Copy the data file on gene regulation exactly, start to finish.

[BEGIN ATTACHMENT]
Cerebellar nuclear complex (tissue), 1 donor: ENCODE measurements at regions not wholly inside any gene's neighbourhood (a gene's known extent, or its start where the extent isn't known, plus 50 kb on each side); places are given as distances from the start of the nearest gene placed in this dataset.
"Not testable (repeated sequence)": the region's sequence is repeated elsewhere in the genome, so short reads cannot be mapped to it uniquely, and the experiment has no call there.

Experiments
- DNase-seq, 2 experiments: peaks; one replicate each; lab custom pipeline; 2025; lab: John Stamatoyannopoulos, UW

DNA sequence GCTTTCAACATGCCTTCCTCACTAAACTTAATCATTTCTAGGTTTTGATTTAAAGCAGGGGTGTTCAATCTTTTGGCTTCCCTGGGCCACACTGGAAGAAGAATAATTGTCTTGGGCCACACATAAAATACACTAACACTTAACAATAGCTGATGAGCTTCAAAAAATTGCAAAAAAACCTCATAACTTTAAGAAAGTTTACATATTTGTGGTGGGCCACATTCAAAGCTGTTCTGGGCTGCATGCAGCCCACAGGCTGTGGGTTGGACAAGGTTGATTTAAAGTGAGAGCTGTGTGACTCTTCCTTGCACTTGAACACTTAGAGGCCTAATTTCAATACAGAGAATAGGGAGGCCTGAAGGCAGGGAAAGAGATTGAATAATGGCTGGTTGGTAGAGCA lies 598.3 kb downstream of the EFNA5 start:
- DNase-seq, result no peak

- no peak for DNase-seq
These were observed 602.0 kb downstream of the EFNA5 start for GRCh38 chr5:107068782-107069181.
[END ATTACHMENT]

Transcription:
Cerebellar nuclear complex (tissue), 1 donor: ENCODE measurements at regions not wholly inside any gene's neighbourhood (a gene's known extent, or its start where the extent isn't known, plus 50 kb on each side); places are given as distances from the start of the nearest gene placed in this dataset.
"Not testable (repeated sequence)": the region's sequence is repeated elsewhere in the genome, so short reads cannot be mapped to it uniquely, and the experiment has no call there.

Experiments
- DNase-seq, 2 experiments: peaks; one replicate each; lab custom pipeline; 2025; lab: John Stamatoyannopoulos, UW

DNA sequence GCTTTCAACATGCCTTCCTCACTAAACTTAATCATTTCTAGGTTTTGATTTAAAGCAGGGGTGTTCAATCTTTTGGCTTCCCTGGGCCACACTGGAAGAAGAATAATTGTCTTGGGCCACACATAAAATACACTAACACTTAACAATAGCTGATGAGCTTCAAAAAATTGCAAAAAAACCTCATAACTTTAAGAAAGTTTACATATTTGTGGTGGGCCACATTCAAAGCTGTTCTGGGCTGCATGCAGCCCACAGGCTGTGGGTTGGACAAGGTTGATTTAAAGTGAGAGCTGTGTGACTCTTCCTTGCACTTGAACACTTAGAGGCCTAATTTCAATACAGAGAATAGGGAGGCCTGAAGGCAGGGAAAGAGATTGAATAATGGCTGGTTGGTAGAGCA lies 598.3 kb downstream of the EFNA5 start:
- DNase-seq, result no peak

- no peak for DNase-seq
These were observed 602.0 kb downstream of the EFNA5 start for GRCh38 chr5:107068782-107069181.